Charlotte to release body and dash camera video of shooting
CHARLOTTE, N.C. (AP) -- Charlotte's police chief announced Saturday that he would release body and dashboard camera footage of the shooting of a black man after several days of demonstrations that have coalesced around demands that the public see the video.
Chief Kerr Putney said at a news conference that the video would be made available through a web link in a news release that was coming out shortly after he addressed the media. He said that and other evidence they were releasing would corroborate their account of how things unfolded, including that Keith Lamont Scott was holding a gun when he was shot.
He addressed reporters hours after several hundred demonstrators took to the street for a fifth day of protests in Charlotte's central business district.
Putney said that he decided to release the footage after receiving assurances from the State Bureau of Investigation that it would not impact their independent probe of the shooting.
Asked whether he expected the footage to calm protesters, Putney responded: "The footage itself will not create in anyone's mind absolute certainty as to what this case represents and what the outcome should be. The footage only supports all of the other information" such as physical evidence and statements from witnesses and officers.
Still, the video hadn't been released as of an hour after the news conference.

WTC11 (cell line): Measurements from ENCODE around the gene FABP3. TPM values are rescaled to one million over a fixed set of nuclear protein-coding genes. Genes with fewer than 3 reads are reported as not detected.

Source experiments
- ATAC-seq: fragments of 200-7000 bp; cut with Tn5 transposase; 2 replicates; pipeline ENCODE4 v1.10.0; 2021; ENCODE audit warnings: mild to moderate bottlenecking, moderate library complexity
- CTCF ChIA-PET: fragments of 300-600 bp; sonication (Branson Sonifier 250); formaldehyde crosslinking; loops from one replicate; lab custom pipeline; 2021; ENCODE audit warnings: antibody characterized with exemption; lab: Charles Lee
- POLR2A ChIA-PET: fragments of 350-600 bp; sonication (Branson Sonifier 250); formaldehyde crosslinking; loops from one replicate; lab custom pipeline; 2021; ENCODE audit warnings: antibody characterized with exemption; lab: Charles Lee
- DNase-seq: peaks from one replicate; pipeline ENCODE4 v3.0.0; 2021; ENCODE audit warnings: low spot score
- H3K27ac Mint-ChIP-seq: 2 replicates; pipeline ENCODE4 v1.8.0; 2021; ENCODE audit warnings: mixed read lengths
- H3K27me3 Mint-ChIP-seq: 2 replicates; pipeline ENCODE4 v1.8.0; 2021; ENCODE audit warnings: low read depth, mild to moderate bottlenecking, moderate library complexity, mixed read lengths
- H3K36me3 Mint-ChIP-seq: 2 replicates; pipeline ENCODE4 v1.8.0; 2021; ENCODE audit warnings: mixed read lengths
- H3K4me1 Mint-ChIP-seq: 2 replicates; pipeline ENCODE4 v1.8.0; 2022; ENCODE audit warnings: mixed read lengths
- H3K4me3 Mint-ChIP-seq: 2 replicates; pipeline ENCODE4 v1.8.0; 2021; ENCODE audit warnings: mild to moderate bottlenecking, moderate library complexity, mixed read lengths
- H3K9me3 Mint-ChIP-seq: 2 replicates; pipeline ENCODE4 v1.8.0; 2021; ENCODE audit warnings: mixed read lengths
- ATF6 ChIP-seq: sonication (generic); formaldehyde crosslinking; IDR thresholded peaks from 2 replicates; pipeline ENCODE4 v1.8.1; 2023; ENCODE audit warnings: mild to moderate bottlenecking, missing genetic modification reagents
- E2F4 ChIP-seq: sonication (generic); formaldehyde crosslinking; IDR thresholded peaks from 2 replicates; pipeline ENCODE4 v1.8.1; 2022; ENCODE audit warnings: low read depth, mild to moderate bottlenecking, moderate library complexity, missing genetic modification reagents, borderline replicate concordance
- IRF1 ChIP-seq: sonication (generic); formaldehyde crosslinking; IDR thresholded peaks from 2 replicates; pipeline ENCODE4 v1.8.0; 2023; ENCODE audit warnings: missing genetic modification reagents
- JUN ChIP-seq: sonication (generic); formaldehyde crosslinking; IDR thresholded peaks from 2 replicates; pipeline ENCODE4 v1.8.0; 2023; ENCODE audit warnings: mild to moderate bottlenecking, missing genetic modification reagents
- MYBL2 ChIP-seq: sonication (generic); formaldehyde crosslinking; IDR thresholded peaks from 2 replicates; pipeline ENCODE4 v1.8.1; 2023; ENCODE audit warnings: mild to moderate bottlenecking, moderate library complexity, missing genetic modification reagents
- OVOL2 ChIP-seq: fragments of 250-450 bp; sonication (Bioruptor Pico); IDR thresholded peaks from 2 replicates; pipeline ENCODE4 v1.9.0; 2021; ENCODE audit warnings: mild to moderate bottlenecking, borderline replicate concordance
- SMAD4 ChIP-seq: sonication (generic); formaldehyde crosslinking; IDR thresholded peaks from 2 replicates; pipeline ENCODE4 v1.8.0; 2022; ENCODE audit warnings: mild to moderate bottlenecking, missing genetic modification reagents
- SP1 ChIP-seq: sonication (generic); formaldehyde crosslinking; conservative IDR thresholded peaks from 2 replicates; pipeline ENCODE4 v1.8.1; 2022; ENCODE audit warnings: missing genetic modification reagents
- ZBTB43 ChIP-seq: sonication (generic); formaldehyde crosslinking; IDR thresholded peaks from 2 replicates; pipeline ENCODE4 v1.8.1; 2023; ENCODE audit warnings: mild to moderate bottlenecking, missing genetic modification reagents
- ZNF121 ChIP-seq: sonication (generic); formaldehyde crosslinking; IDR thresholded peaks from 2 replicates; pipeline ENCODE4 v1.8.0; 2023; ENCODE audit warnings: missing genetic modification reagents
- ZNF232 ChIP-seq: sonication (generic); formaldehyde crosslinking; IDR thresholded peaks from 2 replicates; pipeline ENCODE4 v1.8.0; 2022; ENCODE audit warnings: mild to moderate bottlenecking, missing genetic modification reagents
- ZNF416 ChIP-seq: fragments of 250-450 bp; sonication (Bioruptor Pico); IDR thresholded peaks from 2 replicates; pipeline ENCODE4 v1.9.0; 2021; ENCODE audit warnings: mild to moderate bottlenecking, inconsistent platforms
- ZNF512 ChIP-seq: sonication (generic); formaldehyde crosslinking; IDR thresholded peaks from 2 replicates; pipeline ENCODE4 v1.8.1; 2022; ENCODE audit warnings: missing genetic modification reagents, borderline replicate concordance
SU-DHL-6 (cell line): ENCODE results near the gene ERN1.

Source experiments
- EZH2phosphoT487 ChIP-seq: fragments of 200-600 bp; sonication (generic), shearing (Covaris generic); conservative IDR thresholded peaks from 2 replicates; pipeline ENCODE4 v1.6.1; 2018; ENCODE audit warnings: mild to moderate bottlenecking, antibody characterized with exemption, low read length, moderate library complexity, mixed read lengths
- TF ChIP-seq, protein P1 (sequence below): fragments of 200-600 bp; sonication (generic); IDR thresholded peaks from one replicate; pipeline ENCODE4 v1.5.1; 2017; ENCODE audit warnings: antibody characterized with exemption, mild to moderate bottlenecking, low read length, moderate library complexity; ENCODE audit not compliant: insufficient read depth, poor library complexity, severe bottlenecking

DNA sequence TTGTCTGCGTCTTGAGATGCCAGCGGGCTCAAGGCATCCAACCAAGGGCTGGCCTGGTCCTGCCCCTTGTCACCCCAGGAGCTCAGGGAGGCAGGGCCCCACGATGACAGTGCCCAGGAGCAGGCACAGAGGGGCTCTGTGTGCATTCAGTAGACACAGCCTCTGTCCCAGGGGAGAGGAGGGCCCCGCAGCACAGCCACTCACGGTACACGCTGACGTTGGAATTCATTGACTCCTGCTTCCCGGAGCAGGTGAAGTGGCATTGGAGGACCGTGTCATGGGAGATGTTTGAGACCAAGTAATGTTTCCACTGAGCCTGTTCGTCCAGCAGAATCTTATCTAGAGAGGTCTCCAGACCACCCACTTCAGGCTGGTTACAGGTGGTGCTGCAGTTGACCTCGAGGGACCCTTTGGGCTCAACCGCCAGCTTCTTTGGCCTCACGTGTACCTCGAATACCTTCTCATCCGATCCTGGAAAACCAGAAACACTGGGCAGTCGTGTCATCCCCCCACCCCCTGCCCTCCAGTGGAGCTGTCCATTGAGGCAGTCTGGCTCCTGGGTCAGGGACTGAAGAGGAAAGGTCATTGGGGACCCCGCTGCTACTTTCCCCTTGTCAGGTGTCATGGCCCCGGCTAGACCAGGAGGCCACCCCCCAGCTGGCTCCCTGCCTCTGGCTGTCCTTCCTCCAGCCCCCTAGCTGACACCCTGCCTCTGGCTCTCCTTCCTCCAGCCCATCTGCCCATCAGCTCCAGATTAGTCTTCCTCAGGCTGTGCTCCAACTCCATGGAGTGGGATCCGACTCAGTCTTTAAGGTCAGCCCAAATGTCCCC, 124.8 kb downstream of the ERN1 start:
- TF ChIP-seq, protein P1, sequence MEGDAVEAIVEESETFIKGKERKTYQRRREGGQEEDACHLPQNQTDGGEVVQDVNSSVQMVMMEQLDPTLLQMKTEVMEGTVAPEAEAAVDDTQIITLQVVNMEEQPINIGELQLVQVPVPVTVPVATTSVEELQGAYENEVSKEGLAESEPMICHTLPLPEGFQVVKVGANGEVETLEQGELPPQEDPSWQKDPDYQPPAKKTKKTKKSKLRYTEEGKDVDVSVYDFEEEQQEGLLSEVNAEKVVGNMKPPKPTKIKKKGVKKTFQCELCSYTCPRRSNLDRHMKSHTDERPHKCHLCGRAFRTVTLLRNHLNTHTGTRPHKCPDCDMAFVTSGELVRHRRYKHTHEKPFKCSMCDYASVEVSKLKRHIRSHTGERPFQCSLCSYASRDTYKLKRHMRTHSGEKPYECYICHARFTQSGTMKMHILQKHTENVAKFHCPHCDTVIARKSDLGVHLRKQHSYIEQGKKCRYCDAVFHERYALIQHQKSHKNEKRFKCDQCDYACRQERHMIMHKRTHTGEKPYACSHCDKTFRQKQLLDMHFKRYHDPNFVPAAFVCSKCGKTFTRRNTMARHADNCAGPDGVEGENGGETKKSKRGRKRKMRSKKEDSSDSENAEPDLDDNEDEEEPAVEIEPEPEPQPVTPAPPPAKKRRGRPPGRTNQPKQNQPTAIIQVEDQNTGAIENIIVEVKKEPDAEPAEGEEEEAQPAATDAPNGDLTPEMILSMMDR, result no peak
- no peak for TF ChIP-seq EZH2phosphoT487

At his news conference, Putney said that his officers didn't break the law but noted that the State Bureau of Investigation is continuing its investigation.
"Officers are absolutely not being charged by me at this point, but again, there's another investigation ongoing," he said.
Putney said that Scott was "absolutely in possession of a handgun," and that officers also saw marijuana in his car -- prompting them to act.
Amid anxiety and unease over the shooting of Scott, demonstrations in Charlotte have gone from violent to peaceful, although demands to see video of the encounter remained at the forefront of discussions for those taking to the streets.
Many of the hundreds massed outside at the Charlotte police department building on Saturday afternoon chanted the name "Keith Scott." The 43-year-old black man was shot to death by a black officer earlier in the week, and police have not released dashcam and body camera video.
They also chanted, "No tapes, no peace" and raised signs including one reading "Stop Killing The Black People." Community organizers have said they expected that protests would continue in some form until the videos were released.
The city has been on edge ever since Scott's shooting death on Tuesday. The demonstrations reached a violent crescendo on Wednesday before the National Guard was called in a day later to maintain order.
The next two nights of protests were free of property damage and violence, with organizers stressing a message of peace at the end of the week.
Charlotte is the latest U.S. city to be shaken by protests and recriminations over the death of a black man at the hands of police, a list that includes Baltimore, Milwaukee, Chicago, New York and Ferguson, Missouri.
Earlier in the week, the Charlotte protests turned violent, with demonstrators attacking reporters and others, setting fires and smashing windows of hotels, office buildings and restaurants.
Forty-four people were arrested after Wednesday's protests, and one protester who was shot died at a hospital Thursday. City officials said police did not shoot 26-year-old Justin Carr. A suspect was arrested, but police provided few details.
On Thursday, protests were largely peaceful after National Guard members came to the city to help keep order and the mayor imposed a curfew.